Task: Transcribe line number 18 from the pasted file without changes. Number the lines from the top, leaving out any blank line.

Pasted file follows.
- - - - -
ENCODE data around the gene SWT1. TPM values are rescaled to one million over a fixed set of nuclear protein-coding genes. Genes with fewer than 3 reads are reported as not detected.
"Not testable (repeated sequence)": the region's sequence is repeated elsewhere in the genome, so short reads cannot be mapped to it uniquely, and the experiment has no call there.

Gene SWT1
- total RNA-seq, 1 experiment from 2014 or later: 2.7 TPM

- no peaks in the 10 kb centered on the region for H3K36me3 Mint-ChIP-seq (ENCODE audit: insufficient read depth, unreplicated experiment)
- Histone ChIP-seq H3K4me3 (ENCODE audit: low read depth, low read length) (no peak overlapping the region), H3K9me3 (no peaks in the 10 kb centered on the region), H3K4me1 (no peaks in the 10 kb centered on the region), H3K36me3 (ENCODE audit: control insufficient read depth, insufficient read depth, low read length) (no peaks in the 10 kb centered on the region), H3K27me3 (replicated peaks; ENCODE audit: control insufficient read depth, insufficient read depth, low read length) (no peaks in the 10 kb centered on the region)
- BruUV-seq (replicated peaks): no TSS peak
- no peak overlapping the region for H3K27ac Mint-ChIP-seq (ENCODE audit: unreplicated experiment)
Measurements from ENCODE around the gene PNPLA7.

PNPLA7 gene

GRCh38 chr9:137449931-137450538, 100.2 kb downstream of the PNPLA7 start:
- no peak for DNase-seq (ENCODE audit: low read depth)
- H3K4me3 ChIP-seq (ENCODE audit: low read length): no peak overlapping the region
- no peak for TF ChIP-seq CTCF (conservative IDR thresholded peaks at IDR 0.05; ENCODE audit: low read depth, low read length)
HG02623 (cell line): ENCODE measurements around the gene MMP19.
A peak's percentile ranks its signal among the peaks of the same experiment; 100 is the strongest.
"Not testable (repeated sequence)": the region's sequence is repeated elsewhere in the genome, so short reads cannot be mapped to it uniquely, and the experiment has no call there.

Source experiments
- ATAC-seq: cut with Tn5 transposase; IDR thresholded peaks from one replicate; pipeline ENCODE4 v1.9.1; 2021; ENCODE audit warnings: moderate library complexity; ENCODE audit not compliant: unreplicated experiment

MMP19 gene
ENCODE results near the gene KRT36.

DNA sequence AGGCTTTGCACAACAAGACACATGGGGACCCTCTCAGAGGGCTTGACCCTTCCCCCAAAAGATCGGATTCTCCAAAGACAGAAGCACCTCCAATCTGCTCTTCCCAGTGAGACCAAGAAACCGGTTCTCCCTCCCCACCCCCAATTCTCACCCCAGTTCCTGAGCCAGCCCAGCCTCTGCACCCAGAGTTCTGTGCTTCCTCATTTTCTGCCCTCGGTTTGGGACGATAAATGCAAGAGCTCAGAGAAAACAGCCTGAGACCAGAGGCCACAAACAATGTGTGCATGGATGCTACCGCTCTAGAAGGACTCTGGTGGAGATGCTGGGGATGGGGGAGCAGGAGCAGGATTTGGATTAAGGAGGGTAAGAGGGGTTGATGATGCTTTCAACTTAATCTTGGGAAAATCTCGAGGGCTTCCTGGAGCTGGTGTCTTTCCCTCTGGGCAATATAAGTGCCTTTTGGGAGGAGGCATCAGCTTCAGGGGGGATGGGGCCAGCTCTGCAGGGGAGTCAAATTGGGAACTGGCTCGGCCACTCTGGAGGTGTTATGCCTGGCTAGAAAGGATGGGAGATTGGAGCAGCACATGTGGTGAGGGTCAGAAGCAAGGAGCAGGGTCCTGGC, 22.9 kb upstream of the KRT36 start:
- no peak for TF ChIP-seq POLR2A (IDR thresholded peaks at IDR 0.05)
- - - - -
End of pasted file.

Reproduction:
Source experiments